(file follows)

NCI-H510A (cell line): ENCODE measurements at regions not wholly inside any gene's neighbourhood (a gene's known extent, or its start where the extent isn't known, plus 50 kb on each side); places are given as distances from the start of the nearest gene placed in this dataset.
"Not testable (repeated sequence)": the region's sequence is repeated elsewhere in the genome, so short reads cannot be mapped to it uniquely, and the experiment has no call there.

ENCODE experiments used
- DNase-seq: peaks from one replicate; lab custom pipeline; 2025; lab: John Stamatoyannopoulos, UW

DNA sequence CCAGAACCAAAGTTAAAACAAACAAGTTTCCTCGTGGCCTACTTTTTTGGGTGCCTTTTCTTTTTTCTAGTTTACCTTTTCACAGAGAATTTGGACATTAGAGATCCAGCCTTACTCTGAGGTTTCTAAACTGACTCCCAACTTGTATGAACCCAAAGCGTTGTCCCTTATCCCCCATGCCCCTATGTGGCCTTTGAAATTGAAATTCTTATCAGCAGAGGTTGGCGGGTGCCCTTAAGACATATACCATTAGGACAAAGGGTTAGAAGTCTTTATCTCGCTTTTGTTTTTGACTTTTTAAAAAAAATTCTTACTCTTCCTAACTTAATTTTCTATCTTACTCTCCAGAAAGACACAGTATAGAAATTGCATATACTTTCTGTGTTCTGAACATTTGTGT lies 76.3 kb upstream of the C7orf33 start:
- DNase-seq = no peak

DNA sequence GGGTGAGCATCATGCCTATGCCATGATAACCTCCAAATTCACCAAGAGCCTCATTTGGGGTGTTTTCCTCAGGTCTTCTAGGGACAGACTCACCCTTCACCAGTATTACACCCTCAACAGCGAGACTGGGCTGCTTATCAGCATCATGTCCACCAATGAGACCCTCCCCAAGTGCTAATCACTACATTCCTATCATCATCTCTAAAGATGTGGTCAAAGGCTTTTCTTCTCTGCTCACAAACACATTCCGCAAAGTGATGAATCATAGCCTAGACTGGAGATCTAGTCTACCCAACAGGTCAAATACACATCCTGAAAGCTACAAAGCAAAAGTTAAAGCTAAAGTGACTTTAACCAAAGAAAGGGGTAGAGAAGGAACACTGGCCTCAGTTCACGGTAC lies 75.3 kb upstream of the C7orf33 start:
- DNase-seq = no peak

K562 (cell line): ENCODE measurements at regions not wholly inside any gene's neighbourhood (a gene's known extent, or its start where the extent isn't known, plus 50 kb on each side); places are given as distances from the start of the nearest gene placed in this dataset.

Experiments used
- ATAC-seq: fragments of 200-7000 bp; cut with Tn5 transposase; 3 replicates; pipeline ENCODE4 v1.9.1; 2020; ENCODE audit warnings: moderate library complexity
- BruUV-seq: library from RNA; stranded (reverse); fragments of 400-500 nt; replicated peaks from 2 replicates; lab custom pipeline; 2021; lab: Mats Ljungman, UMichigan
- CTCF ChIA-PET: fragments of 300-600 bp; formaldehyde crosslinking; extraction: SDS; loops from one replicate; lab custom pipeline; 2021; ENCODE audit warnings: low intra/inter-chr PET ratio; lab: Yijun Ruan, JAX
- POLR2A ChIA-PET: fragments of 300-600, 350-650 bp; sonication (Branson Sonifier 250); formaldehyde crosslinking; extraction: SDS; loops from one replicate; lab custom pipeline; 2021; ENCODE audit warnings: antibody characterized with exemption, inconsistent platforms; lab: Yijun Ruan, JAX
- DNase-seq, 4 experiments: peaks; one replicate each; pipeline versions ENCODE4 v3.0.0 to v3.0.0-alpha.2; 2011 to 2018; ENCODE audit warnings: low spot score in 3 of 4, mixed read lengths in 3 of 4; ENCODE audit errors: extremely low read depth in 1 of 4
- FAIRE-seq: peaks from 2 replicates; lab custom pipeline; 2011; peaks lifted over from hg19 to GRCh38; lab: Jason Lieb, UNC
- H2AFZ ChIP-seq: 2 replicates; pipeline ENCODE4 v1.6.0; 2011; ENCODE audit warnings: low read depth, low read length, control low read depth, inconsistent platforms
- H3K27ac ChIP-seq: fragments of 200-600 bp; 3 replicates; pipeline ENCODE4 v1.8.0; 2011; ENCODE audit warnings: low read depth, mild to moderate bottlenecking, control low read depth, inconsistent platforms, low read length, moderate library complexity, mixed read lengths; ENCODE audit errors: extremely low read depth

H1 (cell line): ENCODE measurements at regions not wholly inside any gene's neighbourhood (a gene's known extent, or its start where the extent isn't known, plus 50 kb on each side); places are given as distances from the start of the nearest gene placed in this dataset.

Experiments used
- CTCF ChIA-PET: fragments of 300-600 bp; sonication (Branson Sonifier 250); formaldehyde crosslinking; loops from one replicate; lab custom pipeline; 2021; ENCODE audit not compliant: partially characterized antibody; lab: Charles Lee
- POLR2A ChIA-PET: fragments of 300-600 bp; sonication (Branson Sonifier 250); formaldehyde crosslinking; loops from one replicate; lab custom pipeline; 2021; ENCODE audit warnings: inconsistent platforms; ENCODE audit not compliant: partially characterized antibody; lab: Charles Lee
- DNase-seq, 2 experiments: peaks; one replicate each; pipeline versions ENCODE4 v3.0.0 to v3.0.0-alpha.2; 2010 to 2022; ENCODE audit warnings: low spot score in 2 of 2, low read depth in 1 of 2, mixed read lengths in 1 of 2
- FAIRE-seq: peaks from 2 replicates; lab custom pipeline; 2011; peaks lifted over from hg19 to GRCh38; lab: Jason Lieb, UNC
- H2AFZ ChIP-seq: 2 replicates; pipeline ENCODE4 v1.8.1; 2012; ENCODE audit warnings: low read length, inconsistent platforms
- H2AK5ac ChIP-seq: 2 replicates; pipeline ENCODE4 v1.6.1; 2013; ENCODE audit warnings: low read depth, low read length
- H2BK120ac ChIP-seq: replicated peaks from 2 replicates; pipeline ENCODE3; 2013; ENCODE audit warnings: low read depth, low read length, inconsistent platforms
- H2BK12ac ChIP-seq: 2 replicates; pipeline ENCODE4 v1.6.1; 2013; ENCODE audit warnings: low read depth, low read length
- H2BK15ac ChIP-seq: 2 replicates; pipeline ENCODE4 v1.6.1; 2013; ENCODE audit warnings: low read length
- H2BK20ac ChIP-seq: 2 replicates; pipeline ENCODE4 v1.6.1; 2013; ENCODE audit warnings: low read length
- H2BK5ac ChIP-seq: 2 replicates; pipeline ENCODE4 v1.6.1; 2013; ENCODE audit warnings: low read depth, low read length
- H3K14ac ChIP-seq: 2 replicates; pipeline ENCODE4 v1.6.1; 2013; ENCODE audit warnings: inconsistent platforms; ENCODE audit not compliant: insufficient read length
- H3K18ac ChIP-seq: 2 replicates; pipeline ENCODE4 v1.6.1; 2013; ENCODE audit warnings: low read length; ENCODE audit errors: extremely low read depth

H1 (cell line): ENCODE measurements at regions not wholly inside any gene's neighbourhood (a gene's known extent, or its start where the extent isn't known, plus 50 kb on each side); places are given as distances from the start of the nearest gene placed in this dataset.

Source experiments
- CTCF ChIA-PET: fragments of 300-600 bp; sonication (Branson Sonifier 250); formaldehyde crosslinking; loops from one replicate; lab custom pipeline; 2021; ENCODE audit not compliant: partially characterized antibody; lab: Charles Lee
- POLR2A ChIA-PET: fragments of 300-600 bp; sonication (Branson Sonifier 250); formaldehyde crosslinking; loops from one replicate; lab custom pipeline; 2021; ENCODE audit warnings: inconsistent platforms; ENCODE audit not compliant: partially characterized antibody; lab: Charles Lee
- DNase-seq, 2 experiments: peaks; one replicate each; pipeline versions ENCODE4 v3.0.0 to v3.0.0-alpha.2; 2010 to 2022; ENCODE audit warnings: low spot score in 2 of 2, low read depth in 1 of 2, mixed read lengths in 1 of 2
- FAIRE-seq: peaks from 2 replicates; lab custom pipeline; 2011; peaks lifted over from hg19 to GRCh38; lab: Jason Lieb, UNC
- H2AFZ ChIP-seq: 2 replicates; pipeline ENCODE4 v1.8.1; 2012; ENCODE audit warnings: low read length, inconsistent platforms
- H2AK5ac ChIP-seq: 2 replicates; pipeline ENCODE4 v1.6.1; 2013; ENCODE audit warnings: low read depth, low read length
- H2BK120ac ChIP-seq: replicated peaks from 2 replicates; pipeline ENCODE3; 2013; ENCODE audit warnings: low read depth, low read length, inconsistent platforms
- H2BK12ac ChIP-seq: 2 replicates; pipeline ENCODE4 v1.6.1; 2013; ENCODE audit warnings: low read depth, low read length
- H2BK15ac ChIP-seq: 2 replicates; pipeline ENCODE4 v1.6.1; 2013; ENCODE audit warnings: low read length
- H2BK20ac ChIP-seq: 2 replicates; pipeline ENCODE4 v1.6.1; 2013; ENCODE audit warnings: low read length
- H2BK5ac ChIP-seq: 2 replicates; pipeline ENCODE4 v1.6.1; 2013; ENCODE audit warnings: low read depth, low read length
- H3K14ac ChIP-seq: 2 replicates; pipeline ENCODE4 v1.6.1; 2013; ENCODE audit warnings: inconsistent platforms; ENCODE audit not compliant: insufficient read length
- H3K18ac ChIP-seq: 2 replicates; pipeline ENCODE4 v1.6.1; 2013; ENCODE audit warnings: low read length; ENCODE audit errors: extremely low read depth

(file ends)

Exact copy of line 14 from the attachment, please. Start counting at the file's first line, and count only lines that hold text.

- POLR2A ChIA-PET: fragments of 300-600, 350-650 bp; sonication (Branson Sonifier 250); formaldehyde crosslinking; extraction: SDS; loops from one replicate; lab custom pipeline; 2021; ENCODE audit warnings: antibody characterized with exemption, inconsistent platforms; lab: Yijun Ruan, JAX